We believe that the original model of the development of towns to support specific industries in remote areas was a good, strong, supportive one. Frontier Services was involved at the inception of Karratha, of Weipa, of Roxby Downs, of Tom Price, and we have been involved during the past 40 or more years in a number of other locations where mining companies made a commitment to develop community and provide housing and services for the people they needed to attract to undertake their extractive activity.
These communities were deliberately designed to connect young families, to allow young mothers and children to form friendships and networks of support. Church and other community buildings were provided and in many cases maintained. Mining companies argue now that the cost of such establishment is untenable.
We would argue that the taxpayer is carrying the cost of the development of the infrastructure which makes the alternatives possible. Qantas and other airlines are purchasing additional aircraft. Every airport in Australia is being expanded and the community bears the cost of providing the facilities and the infrastructure which make fly in, fly out possible. And the community generally is bearing the cost of fractured relationships and displaced workforces.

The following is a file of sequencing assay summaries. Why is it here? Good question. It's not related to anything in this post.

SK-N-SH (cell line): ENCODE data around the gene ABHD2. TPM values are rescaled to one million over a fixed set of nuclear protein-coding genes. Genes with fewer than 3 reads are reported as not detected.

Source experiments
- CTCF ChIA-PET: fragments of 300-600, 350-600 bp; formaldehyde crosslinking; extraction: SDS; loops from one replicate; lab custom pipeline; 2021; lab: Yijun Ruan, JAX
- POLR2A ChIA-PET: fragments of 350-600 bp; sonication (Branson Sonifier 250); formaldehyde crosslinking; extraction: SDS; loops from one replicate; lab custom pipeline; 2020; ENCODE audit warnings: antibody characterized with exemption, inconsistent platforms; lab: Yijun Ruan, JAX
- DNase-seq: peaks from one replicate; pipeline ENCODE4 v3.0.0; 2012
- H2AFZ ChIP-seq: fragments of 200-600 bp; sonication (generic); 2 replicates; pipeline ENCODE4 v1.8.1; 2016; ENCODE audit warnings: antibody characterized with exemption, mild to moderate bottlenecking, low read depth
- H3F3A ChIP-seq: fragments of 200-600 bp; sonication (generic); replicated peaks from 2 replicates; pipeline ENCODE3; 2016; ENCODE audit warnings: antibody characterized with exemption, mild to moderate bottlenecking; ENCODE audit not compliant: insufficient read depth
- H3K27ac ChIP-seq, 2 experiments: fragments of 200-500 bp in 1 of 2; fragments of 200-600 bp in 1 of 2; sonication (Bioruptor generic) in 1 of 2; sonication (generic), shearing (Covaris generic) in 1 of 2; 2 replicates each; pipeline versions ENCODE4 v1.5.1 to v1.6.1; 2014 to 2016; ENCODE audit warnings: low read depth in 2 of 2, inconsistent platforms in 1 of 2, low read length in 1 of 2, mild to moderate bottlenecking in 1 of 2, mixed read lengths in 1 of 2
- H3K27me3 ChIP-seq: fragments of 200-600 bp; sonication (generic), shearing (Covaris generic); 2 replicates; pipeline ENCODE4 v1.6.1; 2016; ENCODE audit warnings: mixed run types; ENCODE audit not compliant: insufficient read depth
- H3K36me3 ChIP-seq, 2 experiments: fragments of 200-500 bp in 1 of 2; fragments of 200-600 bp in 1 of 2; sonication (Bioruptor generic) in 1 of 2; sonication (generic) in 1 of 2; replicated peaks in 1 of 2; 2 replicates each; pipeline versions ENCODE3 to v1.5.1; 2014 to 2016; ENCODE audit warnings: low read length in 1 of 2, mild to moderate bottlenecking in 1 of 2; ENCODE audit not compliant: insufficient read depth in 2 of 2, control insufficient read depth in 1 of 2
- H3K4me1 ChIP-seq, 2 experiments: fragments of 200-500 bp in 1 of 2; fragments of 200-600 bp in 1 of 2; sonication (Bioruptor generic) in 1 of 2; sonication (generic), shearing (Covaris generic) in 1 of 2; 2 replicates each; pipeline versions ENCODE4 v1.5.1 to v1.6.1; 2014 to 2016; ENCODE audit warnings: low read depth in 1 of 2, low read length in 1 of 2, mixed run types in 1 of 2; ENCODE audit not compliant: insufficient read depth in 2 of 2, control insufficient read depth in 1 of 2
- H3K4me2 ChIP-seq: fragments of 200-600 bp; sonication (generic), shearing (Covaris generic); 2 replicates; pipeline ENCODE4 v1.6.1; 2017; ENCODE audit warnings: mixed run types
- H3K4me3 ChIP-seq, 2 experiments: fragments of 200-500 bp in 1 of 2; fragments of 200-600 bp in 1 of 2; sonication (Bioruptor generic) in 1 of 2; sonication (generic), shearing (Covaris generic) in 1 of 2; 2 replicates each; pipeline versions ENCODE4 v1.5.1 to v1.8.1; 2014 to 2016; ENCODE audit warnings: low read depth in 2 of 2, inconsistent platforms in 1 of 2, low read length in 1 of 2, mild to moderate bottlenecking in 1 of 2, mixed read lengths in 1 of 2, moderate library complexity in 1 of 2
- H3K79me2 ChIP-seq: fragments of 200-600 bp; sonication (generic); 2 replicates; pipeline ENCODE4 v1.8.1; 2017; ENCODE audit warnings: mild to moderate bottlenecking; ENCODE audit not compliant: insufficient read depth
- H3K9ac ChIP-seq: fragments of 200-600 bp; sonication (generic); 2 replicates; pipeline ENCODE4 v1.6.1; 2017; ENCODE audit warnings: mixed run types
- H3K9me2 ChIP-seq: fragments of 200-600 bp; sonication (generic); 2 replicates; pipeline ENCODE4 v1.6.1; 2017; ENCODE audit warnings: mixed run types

Increasingly, our whole community is clinging to the coast. More than 90% of the population lives within 50kms of the coast and our cities are sprawling across the arable coastal plains. The development of communities to support the resources industry could have significantly changed that pattern.
Across all of the communities affected by fly in, fly out, accommodation is at a premium. Frontier Services has found it necessary to purchase housing in order to attract staff, and retention continues to be an issue.
Staff who rent accommodation often live in extremely unsuitable arrangements – four couples in a three-bedroom house in Karratha, 5 units of an extended family in a three-bedroom house, caravan and garage in Port Hedland.
As fast as we can recruit staff to work in the community services sector and relocate them to Emerald or Mount Isa, to Karratha or Tom Price, they are “snapped up” into positions offering often spectacularly higher salaries, and often housing.
It is impossible to imagine that the mining sector in particular could be resourced now in any other way than by significant fly in, fly out. However, we believe that every effort should be made to create and to sustain permanent, connected community – especially in remote areas.
At Frontier Services we take the view that we need to be part of that community to provide effective services to it – we live as people live, we travel as people travel – we share life in community.
The disconnection which inevitably accompanies living and working in two places (and struggling to belong in either) must be recognised as a factor in the increasing dysfunction apparent in the communities we serve.
The challenge for us is that it is increasingly difficult for us to provide the support services needed to address that very dysfunction.
Rosemary Young AM